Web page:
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Archive for the ‘Water rates’ Category

Proposed changes to City of San Diego water rates

Posted by George J Janczyn on July 21, 2015

The Public Utilities Department delivered on Monday, July 20 a presentation to the Independent Rates Oversight Committee (IROC) showing proposed water rate changes for the City of San Diego. Here are selected slides from that presentation. For further details, see also this San Diego Union-Tribune article For slightly larger pictures click slide images.

ProposedRateIncrease
WaterConsumptionAndMeter
SingleFamily
OtherClasses
Comparisons
RecycledRates

Posted in Recycled water, Water, Water rates | Leave a Comment »

After a long hiatus, Morena Reservoir is back in service…for now

Posted by George J Janczyn on December 11, 2013

[updated with an additional image of Barrett Dam]

After a nearly 7-year break in operations—with a brief restart in February this year only to be halted again—water from Morena Reservoir is again flowing toward the City of San Diego.

From Morena to San Diego

Morena is an expansive, but relatively shallow, lake.

Morena is an expansive, but relatively shallow, lake.

Morena Reservoir is located in East County about 45 miles from San Diego, near Campo. Water released from Morena flows down Hauser Canyon and into Barrett Reservoir (all photos can be clicked for enlargement).

Barrett Dam seals a deep narrow canyon with steep walls.

Barrett Dam seals a deep narrow canyon with steep walls.

Barrett is situated about 10 miles west of Morena, at the confluence of Cottonwood and Pine Valley creeks. Water is then released from Barrett and conveyed via the Dulzura Conduit to the Lower Otay Reservoir where it is treated and delivered to San Diego residents.

The concrete conduit snaking down the steep canyon below the dam. Access is from the service road below.

The concrete conduit snaking down the steep canyon below the dam. Access is from the service road below.

The Dulzura Conduit is a critical component making the whole system work.

The Dulzura Conduit is a 13-mile-long aqueduct beginning at Barrett, mostly concrete-lined but partly flumes, pipelines, and tunnels. Passing through remote and rugged terrain the Conduit diverts water west to Dulzura Creek leading to the Otay River. The water then flows through the river channel into the Lower Otay Reservoir.

Without the Dulzura Conduit serving as a diversion at Barrett, water released at the dam would otherwise continue down Cottonwood Creek which flows south into Mexico and joins the Tijuana River.

The Conduit was originally built in 1907-1909 by the Southern California Mountain Water Company under control of John D. Spreckels.

Rain and fire

The Conduit was renovated in the mid-1990s to replace the original wooden flumes and trestles with steel pipe on concrete and steel supports. Because of the remote location, helicopters were needed to support many aspects of the project.

_DSC6462A _DSC6436A

In 2004-2005, however, heavy rains severely damaged the Conduit. Before repairs could be performed, the Harris Fire in 2007 caused further damage. Extensive repairs had to be planned, funded, and carried out.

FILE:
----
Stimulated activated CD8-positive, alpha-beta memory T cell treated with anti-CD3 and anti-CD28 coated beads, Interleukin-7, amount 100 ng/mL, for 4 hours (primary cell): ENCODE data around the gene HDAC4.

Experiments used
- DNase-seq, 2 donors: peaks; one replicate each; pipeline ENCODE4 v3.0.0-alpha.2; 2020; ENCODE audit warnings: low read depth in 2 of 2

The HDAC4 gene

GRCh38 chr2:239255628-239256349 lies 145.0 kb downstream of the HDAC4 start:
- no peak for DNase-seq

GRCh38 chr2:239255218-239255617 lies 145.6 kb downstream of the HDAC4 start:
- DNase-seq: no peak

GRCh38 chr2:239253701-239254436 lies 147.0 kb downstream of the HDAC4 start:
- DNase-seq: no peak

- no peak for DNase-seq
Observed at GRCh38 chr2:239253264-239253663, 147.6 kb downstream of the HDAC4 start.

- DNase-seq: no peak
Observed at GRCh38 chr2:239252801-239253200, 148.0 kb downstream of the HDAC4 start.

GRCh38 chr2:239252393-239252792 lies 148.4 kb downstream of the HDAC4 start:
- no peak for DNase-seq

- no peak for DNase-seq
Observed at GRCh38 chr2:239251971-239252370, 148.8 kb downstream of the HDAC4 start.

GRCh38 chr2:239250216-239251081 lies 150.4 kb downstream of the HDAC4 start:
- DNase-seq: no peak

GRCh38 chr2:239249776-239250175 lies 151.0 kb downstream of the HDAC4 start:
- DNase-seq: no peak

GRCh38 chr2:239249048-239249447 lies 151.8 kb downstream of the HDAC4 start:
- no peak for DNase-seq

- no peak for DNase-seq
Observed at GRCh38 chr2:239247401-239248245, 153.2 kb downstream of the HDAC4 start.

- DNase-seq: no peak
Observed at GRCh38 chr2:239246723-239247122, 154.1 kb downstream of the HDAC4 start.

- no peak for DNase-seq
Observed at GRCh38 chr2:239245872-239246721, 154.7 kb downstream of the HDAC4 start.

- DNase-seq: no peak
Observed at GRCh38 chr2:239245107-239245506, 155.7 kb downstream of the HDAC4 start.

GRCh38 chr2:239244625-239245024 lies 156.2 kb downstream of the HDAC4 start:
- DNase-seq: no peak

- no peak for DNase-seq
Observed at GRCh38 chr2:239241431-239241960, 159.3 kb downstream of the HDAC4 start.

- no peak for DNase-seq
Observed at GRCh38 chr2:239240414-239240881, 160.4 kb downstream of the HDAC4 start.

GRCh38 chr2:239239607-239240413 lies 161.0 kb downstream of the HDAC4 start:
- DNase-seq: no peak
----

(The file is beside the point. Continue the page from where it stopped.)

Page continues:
The Conduit, with a capacity to move close to 40 million gallons per day, finally became operational beginning January 2011.

This picture (better enlarged) shows a segment of partly covered conduit, pipeline, and hair-raising service road etched into the steep canyon wall.

This picture (better enlarged) shows a segment of partly covered conduit, pipeline, and hair-raising service road etched into the steep canyon wall.

The Conduit came online just in time because that’s when Mayor Jerry Sanders ordered the Public Utilities Department (PUD) to absorb the 2012 rate increase for imported water purchased from the San Diego County Water Authority (SDCWA) instead of passing along the increase to San Diego ratepayers. PUD was to absorb the expense in part by drawing down local reservoirs (including Morena) so that less imported water would need to be purchased, and also by cutting staff and implementing “efficiencies.” In 2012, Sanders renewed ordered PUD to continue absorbing costs when SDCWA announced imported rate increases for 2013.

Morena drawdown encounters resistance

By 2013, enough water had been removed from Barrett that the City could start taking water from Morena. The original plan was to release about 20 million gallons per day from Morena to Barrett between February and June 2013. This was expected to save about $5 million in avoided imported water purchases. However, objections from the County of San Diego caused operations to halt in March 2013.

The low-water boat dock at Morena. Another boat ramp higher up doesn't reach the water at this level.

The low-water boat dock at Morena. Another boat ramp higher up doesn’t reach the water at this level.

While the City owns the Morena dam, reservoir, and land around the reservoir, it has a lease agreement with the County which maintains the area for recreational purposes. The County said it felt that drawing down the reservoir would have negative consequences for recreational users, local residents, and the environment, and it requested that less water be taken. The ensuing controversy about this is documented in this East County Magazine story by Miriam Raftery and discussed further in this Reddit thread.